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Friday, October 17, 2008

Fitch Lowers Hungary's Long-Term Issuer Default Ratings

Fitch Ratings has on Friday revised the outlooks on Hungary's Long-term Issuer Default ratings (IDRs) to Negative from Stable. Its ratings are affirmed at foreign currency IDR 'BBB+', Short-term foreign currency IDR 'F2', and Long-term local currency IDR 'A-' (A minus). Its Country Ceiling is affirmed at 'A+'.

"The revision of Outlook reflects Fitch's view that shocks from global financial turbulence and the likelihood of recession in the euro area have heightened downside credit risk given Hungary's high external debt stock, wide current account deficit and large external financing requirement," said David Heslam, Director in Fitch's sovereign team.

“The deterioration in global, and particularly European, financial conditions have heightened the risks for economies with large external financing needs and reliance on bank financing. Hungary's gross external debt amounts to 99% of GDP, one of the highest levels in Central and Eastern Europe,"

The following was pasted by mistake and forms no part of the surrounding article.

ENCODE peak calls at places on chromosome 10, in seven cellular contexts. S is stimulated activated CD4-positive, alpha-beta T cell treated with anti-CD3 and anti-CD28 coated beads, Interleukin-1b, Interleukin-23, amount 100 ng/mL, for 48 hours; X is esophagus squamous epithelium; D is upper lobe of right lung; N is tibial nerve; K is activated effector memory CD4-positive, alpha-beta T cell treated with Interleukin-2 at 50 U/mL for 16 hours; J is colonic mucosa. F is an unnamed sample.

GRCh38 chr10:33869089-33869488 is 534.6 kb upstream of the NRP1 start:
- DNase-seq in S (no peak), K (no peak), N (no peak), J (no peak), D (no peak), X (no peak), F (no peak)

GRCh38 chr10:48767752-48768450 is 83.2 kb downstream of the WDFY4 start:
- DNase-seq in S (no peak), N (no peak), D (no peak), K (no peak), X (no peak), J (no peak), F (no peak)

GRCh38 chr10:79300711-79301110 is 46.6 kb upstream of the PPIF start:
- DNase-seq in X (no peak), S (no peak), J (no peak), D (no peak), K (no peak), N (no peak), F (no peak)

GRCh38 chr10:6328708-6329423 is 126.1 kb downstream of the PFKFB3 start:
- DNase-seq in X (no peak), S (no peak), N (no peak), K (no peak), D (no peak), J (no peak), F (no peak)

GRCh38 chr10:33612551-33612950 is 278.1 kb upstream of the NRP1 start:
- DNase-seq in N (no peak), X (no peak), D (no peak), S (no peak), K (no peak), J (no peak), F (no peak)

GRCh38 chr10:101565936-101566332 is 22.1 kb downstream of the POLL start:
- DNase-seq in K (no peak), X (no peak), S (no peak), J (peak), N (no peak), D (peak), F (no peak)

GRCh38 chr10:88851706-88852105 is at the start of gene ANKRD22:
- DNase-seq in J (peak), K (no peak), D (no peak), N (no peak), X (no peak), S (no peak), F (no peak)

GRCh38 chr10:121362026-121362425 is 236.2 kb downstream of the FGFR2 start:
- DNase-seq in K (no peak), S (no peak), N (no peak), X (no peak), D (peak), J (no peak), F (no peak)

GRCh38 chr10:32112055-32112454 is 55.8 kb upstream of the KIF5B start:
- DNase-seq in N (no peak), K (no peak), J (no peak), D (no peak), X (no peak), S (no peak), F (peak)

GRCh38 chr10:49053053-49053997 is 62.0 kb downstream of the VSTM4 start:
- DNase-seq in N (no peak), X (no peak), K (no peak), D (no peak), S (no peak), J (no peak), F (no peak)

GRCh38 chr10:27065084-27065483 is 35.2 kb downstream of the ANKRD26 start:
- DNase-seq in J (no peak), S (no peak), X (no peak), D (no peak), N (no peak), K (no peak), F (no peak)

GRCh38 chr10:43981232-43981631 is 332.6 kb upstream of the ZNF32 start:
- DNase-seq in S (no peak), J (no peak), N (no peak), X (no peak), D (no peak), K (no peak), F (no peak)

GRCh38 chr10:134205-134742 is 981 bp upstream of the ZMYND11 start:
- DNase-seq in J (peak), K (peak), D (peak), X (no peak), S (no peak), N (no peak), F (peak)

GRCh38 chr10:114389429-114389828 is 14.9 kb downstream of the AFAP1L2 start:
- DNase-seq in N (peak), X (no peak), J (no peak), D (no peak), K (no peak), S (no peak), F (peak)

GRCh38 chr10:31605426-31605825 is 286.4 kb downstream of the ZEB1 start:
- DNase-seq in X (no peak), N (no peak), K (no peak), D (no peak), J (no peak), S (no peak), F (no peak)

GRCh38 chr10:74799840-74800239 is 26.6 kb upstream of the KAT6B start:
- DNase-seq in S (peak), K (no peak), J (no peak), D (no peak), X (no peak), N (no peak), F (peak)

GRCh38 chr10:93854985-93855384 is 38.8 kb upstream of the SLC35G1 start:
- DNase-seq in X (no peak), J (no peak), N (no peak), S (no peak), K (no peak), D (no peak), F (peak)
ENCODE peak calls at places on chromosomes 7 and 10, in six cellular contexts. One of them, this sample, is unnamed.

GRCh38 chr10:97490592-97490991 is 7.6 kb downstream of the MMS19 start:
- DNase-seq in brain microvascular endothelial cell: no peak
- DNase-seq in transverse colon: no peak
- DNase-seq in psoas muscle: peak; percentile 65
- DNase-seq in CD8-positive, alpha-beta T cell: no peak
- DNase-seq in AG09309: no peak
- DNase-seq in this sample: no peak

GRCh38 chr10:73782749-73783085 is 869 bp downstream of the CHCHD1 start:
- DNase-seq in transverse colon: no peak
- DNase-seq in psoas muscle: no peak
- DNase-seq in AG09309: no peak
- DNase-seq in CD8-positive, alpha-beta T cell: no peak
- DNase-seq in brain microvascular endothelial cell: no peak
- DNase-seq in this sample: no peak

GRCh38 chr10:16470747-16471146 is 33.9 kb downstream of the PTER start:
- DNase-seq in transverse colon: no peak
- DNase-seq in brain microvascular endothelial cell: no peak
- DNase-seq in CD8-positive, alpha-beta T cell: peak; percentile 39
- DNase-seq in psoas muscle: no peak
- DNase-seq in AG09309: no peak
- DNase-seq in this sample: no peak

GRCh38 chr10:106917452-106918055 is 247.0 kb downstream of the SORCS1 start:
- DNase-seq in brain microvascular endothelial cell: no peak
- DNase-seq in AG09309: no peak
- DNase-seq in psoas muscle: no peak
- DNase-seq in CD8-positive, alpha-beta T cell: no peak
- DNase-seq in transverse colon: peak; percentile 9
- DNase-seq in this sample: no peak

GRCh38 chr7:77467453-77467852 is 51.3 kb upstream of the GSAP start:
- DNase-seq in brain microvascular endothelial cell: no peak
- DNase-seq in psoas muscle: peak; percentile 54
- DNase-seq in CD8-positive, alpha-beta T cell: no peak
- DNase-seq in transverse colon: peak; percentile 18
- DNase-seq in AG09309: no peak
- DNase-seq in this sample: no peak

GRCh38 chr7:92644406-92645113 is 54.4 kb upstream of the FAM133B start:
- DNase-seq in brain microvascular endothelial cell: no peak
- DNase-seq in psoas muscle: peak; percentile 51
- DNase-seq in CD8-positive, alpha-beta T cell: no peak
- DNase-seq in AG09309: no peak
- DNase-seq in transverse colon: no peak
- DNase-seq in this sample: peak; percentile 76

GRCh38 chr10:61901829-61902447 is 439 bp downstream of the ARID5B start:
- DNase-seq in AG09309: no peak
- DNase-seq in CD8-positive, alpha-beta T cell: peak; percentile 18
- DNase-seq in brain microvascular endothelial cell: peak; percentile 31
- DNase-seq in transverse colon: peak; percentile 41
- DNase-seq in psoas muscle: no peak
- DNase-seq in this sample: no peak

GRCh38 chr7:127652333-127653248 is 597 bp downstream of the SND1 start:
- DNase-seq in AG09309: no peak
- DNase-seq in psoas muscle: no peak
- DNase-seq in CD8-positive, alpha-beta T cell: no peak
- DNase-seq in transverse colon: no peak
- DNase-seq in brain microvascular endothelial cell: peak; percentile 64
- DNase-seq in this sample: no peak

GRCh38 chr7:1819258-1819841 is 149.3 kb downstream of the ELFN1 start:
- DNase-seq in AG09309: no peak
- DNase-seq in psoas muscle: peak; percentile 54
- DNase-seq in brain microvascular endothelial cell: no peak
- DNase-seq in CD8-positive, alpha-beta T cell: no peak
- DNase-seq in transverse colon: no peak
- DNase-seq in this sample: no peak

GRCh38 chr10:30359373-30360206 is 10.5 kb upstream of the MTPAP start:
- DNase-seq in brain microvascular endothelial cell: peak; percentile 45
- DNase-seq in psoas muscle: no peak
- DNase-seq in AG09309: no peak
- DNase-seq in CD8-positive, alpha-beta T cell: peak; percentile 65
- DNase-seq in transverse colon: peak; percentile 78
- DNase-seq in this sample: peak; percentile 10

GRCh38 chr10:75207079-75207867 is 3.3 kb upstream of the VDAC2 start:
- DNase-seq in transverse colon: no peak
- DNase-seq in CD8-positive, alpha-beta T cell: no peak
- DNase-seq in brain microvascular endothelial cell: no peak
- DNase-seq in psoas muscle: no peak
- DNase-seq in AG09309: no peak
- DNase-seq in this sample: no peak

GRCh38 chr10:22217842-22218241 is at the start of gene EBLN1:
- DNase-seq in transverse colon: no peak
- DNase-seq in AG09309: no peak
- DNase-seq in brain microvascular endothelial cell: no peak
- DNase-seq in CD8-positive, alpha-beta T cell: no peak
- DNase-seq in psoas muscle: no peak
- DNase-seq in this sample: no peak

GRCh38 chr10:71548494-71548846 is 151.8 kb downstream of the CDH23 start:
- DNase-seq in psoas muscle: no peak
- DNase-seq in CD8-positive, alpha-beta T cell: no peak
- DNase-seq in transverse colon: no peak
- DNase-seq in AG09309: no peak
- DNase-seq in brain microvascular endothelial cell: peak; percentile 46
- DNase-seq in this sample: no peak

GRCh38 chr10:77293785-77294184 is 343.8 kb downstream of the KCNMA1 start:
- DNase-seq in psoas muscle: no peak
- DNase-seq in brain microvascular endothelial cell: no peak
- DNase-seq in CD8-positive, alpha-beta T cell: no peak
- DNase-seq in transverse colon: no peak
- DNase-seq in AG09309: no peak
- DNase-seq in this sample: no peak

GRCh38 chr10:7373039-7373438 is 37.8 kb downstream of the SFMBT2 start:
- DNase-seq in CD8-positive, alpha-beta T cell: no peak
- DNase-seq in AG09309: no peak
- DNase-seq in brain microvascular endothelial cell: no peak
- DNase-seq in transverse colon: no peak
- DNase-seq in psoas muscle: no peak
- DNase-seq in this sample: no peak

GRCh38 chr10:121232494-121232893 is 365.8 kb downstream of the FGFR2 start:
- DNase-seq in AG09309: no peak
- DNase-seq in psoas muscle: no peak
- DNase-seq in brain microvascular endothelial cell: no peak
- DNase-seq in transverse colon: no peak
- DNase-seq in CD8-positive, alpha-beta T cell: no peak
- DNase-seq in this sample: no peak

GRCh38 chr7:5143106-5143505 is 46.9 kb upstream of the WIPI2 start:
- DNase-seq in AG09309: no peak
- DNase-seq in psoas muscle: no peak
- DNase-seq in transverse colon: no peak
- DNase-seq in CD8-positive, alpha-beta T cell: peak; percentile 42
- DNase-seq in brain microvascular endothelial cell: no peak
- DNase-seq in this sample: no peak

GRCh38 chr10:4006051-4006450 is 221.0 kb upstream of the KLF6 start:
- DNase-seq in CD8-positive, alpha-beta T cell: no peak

Financing of Hungary's current account deficit - which stood at 6.4% of GDP in 2007 (based on revised official statistics) - is “sensitive to strains in international capital and banking markets, with a significant proportion of financing dependent on flows to local banks from their western European parents."

“Heightened risk aversion has led to strains in government debt and inter-bank markets and to a weakening of the HUF, which if exacerbated would increase debt servicing requirements and place strains on loan portfolios of the domestic banking system, where foreign currency-denominated loans account for over half of private sector credit."

In addition, the global economic slowdown, and particularly the likelihood of a recession in the euro area - the destination for over half of Hungary's exports - “has weakened an already subdued growth outlook, increasing the challenges facing the government in its attempts to continue to narrow the fiscal deficit."

“At 66% of GDP the government's gross debt remains high relative to the 'BBB' median of 28% and low economic growth will make it difficult for the debt burden to fall, while external markets are an important source of financing, including through substantial non-resident holdings of HUF-denominated debt."

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